While I had skimmed this article once before, this represents my first complete reading of "Culture as Disability." It's quite an impressive article. My initial reaction mingles admiration and approval with resistance. I see it as both representative and summary of a trend in education that I've been aware of for some time, but have never seen so clearly delineated. It definitely inspires me to give it a second reading, and I would appreciate hearing how others perceive it. To that end, today I'll print out a hard copy in class.

Playing the devil's advocate, I'd like to consider my initial resistance. It's based on what I've seen happening in education since the Sixties: there's been a pervasive "dumbing down." This same tendency is evinced in the culture at-large. I suspect that it's inherently an inevitable historical phenomenon linked with increasing prosperity: American culture is in decline. Ray McDermott and Herve Varenne might not agree. They might argue for some kind of progressive cultural amelioration as we have become more appreciative of diversity. After all, we now recognize seven or more kinds of intelligence. Their point of view is somewhat evident in what I perceive as their cavalier dismissal of literacy. That's not to say that they are entirely wrong, or that their indictment of labelling isn't right on. Whereas, they focus on the "disabling" that has been taking place, I would focus on the "enabling." We increasingly want to avoid telling it like it is. Of course, they can rightfully critique facts or norms as relative; appreciation of cultural relevatism is warranted. In my initial resistance, I recognize that the potency of their critique is manifest in my immediately wanting to read an article that provides counterpoint.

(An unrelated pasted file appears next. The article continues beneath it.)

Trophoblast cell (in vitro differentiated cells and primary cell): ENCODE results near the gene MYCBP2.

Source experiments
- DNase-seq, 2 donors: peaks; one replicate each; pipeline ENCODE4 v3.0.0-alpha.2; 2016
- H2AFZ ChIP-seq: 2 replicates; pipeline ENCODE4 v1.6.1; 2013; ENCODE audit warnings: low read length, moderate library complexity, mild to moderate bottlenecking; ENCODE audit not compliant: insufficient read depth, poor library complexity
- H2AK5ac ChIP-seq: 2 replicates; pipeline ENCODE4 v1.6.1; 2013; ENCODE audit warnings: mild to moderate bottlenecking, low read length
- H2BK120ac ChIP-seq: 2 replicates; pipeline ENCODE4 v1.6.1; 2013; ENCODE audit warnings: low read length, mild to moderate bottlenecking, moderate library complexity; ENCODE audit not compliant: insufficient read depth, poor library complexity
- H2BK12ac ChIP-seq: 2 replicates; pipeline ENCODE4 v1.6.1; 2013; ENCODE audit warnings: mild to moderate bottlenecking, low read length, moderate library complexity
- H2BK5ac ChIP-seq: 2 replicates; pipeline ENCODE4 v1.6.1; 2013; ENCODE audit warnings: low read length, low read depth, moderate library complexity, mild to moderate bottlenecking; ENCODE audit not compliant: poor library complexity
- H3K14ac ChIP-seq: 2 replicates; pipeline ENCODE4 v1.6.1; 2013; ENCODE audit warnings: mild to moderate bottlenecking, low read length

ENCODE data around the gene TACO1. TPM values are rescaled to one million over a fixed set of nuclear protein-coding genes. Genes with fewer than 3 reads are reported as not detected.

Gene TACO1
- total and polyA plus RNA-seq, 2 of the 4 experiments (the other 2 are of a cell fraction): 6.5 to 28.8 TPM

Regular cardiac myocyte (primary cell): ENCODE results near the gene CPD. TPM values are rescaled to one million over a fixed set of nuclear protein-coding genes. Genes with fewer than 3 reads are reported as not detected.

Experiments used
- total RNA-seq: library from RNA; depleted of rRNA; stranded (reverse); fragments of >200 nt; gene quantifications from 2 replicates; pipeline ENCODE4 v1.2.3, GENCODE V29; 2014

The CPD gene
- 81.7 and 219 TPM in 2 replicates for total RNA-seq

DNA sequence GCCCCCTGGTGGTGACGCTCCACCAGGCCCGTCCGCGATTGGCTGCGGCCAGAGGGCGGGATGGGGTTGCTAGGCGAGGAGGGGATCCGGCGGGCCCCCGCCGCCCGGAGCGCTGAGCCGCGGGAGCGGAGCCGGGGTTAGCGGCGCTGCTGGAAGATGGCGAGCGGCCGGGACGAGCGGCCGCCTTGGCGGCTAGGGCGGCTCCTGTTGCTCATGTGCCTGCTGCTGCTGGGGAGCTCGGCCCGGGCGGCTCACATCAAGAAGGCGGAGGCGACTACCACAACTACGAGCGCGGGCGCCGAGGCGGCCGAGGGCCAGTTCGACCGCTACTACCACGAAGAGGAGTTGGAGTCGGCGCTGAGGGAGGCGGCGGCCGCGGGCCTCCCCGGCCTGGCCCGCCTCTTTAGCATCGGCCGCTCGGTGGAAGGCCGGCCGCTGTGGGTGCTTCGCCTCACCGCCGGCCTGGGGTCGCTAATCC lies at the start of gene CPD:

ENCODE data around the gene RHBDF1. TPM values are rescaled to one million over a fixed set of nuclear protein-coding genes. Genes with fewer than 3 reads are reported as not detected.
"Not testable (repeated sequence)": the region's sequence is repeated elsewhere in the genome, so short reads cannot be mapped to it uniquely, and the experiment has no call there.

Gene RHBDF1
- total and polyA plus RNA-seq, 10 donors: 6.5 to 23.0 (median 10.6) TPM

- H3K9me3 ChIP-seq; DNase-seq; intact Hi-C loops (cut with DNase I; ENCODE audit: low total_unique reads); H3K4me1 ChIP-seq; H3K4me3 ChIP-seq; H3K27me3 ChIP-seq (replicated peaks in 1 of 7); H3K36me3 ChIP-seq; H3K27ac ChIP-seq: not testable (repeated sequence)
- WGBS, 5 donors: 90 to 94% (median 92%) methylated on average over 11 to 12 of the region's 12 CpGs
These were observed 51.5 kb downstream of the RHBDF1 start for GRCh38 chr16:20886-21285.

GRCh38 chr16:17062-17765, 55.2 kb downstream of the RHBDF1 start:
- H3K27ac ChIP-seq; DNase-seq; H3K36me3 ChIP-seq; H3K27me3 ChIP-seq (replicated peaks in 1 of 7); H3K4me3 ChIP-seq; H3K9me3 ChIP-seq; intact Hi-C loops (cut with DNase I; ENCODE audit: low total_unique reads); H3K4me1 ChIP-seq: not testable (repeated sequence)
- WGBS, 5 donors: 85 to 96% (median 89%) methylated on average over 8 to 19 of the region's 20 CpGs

some more thoughts ...
Name: Paul Grobstein
Date: 2003-07-10 22:08:17
Link to this Comment: 5917

John is a Philadelphia high school English teacher and participant in the Brain and Behavior Institute for K-12 teachers at Bryn Mawr College. More reactions to and comments about the article are available in the Institute forum archive. There was an ensuing rich conversation which lead to some interesting ideas for how to move toward a non-disabling culture in the arena of education (and perhaps more generally).

Must cultures disable?
Name: Paul Grobstein
Date: 2003-11-22 17:06:45
Link to this Comment: 7367

I'm delighted that Herve Varenne has taken up the challenge of thinking about whether "Culture as Disability" is inevitable or whether instead understanding the problem may point to a way out of it. His new essay is available on-line at his website.

A brief excerpt, which can't convey either the full flavor or the full argument but hopefully will whet peoples' taste: